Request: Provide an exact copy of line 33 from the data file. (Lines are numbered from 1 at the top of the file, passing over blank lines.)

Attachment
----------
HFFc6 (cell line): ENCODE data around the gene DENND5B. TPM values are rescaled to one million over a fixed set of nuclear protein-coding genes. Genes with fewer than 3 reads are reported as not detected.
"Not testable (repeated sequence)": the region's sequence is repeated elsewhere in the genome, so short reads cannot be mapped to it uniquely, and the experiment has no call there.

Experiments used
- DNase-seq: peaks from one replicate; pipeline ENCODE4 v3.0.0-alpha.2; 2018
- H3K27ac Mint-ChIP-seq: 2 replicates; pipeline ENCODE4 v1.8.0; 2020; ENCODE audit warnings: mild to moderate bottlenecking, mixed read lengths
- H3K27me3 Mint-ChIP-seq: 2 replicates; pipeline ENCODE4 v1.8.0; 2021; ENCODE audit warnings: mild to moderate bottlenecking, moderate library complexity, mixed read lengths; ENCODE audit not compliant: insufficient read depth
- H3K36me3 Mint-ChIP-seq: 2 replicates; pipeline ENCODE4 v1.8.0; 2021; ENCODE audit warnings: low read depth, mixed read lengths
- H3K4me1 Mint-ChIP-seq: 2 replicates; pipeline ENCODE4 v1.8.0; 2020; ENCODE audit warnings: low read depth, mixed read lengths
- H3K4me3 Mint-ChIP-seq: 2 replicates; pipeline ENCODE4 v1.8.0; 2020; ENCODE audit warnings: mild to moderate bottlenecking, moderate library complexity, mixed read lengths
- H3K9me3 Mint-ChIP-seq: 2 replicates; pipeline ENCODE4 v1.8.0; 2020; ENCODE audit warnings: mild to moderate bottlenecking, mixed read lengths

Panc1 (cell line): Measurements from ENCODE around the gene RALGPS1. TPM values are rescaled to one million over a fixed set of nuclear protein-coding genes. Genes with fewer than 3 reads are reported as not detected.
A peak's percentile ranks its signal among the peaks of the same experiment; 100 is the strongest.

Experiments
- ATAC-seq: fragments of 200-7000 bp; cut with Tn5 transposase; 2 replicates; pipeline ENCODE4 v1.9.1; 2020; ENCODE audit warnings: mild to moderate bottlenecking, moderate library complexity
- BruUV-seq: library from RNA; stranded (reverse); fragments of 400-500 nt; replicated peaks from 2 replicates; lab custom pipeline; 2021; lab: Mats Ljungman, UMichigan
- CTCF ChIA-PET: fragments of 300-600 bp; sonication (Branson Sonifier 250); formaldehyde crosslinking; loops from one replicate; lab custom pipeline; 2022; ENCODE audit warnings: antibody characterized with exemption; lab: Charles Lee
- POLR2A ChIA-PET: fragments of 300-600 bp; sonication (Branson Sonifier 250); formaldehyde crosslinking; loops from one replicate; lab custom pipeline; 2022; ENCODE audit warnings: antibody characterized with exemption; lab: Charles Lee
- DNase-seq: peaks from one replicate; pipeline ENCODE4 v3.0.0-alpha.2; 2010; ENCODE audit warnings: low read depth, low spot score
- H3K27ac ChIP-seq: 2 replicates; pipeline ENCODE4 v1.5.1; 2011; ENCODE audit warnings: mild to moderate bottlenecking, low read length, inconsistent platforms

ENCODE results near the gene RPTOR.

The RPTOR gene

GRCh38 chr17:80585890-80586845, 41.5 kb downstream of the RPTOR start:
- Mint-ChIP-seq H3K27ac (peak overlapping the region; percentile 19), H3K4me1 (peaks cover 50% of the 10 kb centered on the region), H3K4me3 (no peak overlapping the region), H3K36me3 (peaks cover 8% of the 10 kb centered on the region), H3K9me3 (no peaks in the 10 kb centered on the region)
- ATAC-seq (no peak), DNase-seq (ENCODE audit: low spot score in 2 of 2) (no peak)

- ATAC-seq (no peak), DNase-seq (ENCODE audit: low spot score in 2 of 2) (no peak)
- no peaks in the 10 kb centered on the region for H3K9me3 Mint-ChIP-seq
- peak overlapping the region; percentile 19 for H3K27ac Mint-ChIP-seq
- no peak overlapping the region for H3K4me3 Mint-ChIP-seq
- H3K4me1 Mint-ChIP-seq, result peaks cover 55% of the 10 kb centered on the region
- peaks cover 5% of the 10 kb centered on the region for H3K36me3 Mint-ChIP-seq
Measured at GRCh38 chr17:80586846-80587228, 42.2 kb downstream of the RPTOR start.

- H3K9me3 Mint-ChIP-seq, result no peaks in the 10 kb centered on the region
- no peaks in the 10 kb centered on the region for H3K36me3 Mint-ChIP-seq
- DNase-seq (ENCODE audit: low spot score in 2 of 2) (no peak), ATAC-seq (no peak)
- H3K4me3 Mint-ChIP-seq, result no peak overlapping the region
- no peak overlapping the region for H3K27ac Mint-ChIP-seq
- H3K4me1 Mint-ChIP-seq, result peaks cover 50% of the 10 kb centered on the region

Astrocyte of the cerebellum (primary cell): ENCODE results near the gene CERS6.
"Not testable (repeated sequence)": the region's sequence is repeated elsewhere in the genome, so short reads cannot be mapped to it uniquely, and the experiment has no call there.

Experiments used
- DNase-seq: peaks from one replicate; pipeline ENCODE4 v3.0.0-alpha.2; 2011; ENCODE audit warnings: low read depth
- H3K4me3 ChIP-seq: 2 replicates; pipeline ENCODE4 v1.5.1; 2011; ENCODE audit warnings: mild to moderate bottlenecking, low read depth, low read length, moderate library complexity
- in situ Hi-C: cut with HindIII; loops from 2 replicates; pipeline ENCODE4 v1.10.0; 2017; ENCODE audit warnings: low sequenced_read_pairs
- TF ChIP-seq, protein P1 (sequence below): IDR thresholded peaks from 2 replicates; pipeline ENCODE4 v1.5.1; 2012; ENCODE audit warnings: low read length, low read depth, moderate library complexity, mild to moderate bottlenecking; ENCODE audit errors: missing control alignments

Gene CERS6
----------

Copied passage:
- no peaks in the 10 kb centered on the region for H3K36me3 Mint-ChIP-seq